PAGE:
With no property assessment in sight, consultants are shovelling away money

Creating a fair assessment of the value of housing is so difficult that the Danish authorities are struggling to come up with one. Meanwhile, consultants have been paid large sums for help that has not yet worked

The Danish property market is a tax jungle.

Homeowners pay many thousands of kroner annually based on a public assessment of the property’s value. Add to that the collection of waste, subsidies for the recycling site, chimney sweeps and charges for municipal maintenance.

Those fees are easy to price, and this is reflected in the authorities’ calculation of how much a property should pay in tax. But in a housing market where prices have risen a lot, especially in the capital area, it has proved almost impossible to arrive at a fair assessment of the houses’ value.

It has been going on for years, and many Danes have probably given up on a solution. When you sell your house in Denmark, you do not have to pay tax on your income. Many homeowners have large equity in their home and become millionaires when they sell. But over the past year, prices have fallen, and thus it is an uncertain market.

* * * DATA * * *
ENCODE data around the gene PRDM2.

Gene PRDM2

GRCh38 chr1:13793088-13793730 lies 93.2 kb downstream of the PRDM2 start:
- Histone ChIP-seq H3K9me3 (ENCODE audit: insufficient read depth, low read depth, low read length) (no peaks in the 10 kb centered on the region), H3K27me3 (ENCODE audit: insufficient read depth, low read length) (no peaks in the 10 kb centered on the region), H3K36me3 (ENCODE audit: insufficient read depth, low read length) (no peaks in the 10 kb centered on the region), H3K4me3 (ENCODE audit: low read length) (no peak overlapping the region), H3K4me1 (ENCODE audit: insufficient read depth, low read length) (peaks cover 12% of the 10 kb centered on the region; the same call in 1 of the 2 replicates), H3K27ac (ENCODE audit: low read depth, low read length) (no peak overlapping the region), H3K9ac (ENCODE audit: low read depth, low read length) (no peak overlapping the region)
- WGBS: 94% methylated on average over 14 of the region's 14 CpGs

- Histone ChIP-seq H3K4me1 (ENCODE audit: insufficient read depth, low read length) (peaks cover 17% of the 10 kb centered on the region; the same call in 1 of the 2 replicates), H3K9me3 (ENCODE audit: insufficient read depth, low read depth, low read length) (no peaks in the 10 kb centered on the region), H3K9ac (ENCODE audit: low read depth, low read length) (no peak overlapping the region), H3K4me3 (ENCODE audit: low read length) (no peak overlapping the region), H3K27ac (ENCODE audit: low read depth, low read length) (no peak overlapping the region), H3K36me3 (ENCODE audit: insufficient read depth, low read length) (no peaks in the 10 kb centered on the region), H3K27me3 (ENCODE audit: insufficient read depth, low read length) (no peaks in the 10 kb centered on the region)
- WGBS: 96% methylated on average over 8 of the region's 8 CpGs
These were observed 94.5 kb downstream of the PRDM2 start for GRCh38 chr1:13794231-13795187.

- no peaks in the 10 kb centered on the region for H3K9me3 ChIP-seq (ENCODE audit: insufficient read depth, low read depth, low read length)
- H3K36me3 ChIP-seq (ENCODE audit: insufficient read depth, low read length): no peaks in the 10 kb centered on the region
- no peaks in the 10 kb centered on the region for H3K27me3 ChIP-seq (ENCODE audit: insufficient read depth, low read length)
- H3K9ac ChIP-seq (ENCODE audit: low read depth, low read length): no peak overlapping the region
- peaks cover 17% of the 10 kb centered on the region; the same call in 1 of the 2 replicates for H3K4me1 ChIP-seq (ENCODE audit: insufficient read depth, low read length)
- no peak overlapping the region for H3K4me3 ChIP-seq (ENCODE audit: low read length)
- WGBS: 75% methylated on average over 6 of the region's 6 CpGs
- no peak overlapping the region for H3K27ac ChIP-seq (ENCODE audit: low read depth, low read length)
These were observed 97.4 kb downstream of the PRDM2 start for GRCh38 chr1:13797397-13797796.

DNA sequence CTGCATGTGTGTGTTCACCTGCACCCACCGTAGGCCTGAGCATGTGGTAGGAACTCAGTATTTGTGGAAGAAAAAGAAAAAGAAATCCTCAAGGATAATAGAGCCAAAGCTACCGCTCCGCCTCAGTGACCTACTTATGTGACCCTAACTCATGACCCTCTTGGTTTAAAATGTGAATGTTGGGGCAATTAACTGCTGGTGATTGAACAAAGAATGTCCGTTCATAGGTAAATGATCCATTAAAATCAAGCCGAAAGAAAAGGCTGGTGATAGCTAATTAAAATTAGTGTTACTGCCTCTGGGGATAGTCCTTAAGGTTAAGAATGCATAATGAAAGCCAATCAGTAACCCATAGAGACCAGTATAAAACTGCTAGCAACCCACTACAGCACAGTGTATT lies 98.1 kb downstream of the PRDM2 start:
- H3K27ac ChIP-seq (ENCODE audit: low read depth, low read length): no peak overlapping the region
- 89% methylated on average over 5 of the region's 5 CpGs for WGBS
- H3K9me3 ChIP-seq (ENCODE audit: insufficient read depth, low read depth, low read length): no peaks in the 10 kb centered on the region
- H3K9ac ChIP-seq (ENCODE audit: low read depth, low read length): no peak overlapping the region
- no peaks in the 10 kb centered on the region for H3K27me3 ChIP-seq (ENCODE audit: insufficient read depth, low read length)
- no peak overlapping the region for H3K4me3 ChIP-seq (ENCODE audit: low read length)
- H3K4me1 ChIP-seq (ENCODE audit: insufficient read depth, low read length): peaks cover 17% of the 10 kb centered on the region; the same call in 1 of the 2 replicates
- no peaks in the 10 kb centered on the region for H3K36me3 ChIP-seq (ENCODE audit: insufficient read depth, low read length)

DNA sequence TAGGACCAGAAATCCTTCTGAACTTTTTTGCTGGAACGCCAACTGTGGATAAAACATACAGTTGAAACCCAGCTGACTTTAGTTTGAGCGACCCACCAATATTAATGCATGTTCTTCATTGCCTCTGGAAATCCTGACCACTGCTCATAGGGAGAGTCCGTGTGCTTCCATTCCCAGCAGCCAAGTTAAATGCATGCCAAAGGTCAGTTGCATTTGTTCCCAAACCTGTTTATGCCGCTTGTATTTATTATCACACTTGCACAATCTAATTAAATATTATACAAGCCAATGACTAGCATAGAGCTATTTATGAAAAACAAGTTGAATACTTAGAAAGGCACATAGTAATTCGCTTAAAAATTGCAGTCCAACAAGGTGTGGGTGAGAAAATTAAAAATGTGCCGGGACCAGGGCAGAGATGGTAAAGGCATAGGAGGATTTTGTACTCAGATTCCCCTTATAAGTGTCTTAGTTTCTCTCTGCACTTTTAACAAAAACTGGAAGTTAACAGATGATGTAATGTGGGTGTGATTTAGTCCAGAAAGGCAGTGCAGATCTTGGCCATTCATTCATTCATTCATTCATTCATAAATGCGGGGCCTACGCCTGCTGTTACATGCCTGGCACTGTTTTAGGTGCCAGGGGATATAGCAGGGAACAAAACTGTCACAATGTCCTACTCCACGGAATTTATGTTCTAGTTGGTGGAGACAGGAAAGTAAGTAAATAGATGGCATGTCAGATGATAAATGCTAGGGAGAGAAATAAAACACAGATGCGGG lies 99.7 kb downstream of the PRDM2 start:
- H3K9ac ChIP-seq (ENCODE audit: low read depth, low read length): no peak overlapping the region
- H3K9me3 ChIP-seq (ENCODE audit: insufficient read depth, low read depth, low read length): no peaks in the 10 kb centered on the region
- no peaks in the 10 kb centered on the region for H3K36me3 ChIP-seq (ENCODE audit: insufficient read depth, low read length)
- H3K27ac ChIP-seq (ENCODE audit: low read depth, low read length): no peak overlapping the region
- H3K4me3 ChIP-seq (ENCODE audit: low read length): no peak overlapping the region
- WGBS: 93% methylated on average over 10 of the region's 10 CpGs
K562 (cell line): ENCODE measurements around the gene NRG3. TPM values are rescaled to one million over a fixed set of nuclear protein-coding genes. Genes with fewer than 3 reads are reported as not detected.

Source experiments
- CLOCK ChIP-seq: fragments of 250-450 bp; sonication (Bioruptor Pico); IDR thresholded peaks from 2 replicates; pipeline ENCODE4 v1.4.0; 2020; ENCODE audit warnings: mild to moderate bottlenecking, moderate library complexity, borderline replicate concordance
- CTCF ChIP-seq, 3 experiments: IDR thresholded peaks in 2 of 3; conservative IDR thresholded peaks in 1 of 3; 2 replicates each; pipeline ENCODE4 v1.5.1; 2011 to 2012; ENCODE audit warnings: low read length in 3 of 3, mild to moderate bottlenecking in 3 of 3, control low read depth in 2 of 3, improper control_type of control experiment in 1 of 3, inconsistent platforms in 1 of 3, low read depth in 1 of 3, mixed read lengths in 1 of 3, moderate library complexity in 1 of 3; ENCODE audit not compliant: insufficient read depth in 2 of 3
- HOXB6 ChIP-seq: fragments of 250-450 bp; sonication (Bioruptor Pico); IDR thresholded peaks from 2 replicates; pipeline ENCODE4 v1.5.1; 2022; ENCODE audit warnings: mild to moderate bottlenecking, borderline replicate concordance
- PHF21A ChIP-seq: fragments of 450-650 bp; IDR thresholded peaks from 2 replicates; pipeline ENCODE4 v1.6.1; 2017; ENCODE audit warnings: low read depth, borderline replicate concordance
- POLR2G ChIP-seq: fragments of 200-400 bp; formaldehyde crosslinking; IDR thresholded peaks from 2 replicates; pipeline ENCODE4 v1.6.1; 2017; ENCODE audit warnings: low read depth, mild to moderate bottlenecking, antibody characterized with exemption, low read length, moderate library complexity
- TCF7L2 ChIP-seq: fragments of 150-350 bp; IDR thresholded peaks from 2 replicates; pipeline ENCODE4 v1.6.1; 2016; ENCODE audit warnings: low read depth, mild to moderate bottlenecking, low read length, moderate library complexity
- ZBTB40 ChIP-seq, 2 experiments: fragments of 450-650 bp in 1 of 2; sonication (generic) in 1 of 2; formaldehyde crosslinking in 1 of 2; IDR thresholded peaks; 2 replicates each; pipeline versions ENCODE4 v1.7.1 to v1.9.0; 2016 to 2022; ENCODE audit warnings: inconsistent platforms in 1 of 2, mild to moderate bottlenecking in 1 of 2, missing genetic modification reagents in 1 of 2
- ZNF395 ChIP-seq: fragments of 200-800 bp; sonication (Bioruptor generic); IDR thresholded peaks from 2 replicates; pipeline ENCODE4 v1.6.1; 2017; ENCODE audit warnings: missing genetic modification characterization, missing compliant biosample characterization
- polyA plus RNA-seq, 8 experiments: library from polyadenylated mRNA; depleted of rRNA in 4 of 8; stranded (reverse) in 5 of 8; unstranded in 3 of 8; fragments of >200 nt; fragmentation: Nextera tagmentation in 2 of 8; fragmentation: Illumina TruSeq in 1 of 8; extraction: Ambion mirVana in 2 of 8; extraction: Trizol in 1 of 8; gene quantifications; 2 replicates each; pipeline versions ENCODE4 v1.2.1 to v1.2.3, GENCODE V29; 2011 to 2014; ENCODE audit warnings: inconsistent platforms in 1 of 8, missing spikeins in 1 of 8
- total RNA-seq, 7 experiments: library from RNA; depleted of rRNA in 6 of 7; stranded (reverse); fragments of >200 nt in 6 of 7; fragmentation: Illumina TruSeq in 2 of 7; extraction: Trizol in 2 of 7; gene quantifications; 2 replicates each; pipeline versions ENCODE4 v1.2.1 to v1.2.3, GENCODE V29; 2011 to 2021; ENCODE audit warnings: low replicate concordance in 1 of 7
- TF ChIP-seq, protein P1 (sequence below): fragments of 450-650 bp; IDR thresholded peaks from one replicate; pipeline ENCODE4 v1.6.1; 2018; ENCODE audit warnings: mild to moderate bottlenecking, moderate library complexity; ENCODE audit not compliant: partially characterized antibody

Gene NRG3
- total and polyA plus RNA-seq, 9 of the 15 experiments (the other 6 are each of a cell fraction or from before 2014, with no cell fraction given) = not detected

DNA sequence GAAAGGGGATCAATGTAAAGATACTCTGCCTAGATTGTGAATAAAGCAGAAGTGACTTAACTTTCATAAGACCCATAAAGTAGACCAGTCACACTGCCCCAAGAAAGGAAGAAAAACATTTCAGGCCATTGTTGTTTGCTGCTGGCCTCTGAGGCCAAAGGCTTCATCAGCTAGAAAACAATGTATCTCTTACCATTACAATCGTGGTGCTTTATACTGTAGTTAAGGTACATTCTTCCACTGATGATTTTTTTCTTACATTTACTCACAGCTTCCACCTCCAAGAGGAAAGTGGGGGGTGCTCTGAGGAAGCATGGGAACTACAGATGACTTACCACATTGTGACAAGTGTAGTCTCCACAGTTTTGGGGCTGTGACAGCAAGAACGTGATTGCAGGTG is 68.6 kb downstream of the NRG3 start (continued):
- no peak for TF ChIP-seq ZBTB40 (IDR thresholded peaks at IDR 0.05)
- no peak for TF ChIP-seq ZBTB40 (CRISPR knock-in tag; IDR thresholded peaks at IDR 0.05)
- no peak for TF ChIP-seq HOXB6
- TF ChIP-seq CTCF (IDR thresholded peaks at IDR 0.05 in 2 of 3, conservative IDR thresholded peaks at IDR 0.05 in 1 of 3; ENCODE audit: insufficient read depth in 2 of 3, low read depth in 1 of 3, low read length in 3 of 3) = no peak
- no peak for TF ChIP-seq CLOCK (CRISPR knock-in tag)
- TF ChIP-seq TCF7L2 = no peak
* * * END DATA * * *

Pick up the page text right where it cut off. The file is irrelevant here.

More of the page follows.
Successive tax ministers have worked to create a IT system that ensures fair property assessments. It has so far failed, and on the other hand, it has become expensive for many taxpayers.

Consultants having a great time
DR has calculated via a document review that from 2017 to the end of 2022 over 1.7 billion kroner has been spent on external consultants and suppliers for the IT system that will make the new assessments. This year too an additional three-digit million amount will be used.

This is happening while the government aims to cut the use of external consultants.

“It is quite obvious that you have not received sufficient quality for the money you have spent on consultants. The system should never have cost such a large amount of billions,” claims associate professor emeritus Erik Frøkjær, an expert in computer science at the University of Copenhagen.

Minister decline to comment
DR has asked for an interview with the tax minister, Jeppe Bruus.

They would like to ask how more than 1.7 billion kroner is connected with the government’s ambition to use fewer consultants in the state and how he generally thinks the financial management of the new property assessment system is coming along.

However, Bruus has declined an interview for now.